Fetal alcohol spectrum disorders (FASD) is an umbrella term describing the possible effects that can occur in an individual whose mother drank alcohol during pregnancy. FASD affects one in 100 infants each year, yet is 100 percent preventable. Some of those possible effects can include seizures, facial and other physical malformations, and developmental delays and other neurological problems.
And it’s 100 percent preventable.
How often do you get those kinds of stats related to birth defects?
I received this information this week in an email about a Community Action Summit taking place here in Tallahassee, starting tomorrow, in support of a statewide campaign, launched by the Florida Developmental Disabilities Council, to eliminate FASD. ““Florida Fights FASD” seeks to engage and educate Floridians about the dangers of alcohol consumption during pregnancy and, ultimately, to reduce the number of children born with FASD in the state.
I was discussing this issue with my Mothers of Preschoolers (MOPS) group this morning, and quickly became aware of how much more complicated an issue it is to solve FASD than I had at first thought. At face value, it sounds simple: Get pregnant women to stop drinking. How hard can that be?
Then one of our moms, who used to work as a bartender, told us how hard it was for her when clearly pregnant women would come to her bar and drink heavily. HEAVILY. She wasn’t allowed to refuse them service on the grounds that they were pregnant, even though it went against every fiber of her being to see them consume round after round.
Should we make it illegal to drink while pregnant? After a very short discussion, it became clear that that was impractical. Who’s going to enforce this law? What if you can’t tell? It’s more dangerous to drink in the first trimester, when most women don’t show. Should women be forced to wear a scarlet “P” as soon as they get a positive pregnancy test? Clearly not.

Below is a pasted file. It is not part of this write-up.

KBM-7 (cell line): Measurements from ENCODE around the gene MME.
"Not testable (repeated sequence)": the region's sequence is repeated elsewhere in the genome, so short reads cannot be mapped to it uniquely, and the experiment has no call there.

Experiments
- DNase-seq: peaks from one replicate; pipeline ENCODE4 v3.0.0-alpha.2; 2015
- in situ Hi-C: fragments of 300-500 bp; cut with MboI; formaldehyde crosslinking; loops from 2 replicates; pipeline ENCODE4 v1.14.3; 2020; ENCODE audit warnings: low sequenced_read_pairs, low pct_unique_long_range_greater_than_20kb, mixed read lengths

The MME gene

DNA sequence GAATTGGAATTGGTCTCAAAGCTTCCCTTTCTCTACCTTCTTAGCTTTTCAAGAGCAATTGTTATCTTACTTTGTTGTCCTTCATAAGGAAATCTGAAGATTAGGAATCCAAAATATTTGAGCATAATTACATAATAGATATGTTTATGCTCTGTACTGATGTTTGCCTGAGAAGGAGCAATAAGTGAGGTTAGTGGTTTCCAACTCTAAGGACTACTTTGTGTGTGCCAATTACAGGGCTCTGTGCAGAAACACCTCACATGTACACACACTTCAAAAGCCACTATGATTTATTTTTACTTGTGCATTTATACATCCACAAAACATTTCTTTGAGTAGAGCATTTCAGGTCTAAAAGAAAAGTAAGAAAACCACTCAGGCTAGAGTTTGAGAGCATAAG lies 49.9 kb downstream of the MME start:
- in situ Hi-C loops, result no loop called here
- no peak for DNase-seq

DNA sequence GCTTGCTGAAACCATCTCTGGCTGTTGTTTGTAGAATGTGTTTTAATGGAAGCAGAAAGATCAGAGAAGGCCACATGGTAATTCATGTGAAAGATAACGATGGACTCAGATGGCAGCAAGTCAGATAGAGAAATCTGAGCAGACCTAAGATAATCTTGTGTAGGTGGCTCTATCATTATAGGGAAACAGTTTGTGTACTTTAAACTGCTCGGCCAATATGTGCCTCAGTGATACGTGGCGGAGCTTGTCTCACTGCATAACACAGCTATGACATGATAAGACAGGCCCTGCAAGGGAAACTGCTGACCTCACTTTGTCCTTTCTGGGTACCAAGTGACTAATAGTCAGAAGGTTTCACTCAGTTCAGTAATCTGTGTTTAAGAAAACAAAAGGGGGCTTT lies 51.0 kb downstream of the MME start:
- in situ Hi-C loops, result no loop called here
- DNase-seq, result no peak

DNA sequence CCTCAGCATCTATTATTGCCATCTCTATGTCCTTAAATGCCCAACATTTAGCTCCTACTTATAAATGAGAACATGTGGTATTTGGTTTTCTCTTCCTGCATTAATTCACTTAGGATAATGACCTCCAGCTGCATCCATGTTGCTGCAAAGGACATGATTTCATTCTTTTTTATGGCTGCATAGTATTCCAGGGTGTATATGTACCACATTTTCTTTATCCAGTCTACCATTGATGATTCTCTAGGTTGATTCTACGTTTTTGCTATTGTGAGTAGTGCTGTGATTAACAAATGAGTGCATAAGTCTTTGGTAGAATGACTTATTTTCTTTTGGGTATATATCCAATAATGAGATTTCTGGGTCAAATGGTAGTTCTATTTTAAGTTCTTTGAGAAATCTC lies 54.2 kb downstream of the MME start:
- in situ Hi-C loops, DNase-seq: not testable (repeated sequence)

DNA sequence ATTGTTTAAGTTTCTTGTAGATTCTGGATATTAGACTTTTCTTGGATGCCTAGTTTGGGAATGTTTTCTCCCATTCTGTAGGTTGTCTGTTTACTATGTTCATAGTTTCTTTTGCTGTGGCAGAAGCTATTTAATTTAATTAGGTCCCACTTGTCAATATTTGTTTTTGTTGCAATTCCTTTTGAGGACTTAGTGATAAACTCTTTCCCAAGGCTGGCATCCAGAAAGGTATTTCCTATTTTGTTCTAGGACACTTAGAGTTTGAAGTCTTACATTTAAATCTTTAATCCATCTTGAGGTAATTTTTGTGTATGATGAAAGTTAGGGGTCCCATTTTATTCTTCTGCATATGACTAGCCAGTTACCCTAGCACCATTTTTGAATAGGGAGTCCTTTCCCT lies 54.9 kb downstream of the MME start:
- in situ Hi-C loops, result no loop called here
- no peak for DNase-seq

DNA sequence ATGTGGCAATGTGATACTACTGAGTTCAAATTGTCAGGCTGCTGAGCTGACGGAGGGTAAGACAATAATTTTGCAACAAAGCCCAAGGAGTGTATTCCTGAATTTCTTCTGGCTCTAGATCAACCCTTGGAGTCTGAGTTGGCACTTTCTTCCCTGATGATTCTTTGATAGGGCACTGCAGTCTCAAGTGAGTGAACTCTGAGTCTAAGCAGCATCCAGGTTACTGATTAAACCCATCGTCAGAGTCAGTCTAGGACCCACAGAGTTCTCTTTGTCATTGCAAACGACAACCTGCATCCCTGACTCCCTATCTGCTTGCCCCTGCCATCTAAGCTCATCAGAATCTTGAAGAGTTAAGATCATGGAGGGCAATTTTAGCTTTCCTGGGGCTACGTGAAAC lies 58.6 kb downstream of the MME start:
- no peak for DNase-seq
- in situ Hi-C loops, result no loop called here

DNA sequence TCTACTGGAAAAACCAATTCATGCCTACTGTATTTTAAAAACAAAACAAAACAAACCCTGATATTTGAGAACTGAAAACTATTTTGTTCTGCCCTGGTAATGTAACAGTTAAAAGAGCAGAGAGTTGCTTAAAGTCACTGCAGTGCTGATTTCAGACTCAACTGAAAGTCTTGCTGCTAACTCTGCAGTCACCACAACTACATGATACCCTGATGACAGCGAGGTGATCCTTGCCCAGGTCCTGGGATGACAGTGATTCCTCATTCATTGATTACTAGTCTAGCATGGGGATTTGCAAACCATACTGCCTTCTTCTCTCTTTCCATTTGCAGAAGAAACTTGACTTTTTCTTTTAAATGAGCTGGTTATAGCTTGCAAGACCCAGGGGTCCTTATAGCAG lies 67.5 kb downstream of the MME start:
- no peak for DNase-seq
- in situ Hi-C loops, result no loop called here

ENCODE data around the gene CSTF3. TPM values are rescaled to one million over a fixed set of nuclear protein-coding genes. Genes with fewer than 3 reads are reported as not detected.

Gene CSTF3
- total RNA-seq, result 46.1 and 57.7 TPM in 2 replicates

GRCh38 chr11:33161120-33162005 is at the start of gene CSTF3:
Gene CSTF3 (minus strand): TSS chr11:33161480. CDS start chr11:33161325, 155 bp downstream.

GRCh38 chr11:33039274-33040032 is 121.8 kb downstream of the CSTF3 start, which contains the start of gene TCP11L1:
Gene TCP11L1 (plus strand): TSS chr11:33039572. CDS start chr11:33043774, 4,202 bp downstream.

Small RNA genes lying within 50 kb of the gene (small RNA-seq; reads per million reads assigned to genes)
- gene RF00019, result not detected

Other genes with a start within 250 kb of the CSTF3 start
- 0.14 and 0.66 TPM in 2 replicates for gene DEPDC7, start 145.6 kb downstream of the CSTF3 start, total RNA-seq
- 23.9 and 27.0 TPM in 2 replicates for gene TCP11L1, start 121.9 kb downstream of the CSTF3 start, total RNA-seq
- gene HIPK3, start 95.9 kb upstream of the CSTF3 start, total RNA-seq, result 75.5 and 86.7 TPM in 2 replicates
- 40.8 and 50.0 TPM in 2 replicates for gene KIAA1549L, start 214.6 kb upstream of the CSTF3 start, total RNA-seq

Maybe greater education at he OB/GYN level should take place, during prenatal care. But then you find out that some of the women most at risk never receive prenatal care.
The goal of this week’s summit is to debate and brainstorm these issues and ignite “torchbearers” for the cause. These torchbearers will serve as community advocates and take FASD prevention activities and public awareness messages back to their local communities and/or share information with members of their organizations. Summit attendees will participate in an educational forum where expert speakers will lead discussions about the prevalence of FASD and what can be done to combat it.
The Summit is being held at the TCC Capitol Center, just west of the Florida Capitol and next to the Brogan Museum on Kleman Plaza. It begins with an evening welcome reception on Wednesday, Oct. 20, from 5 – 7 p.m. The main event will be held Thursday, Oct. 21, from 9 a.m. – 3 p.m.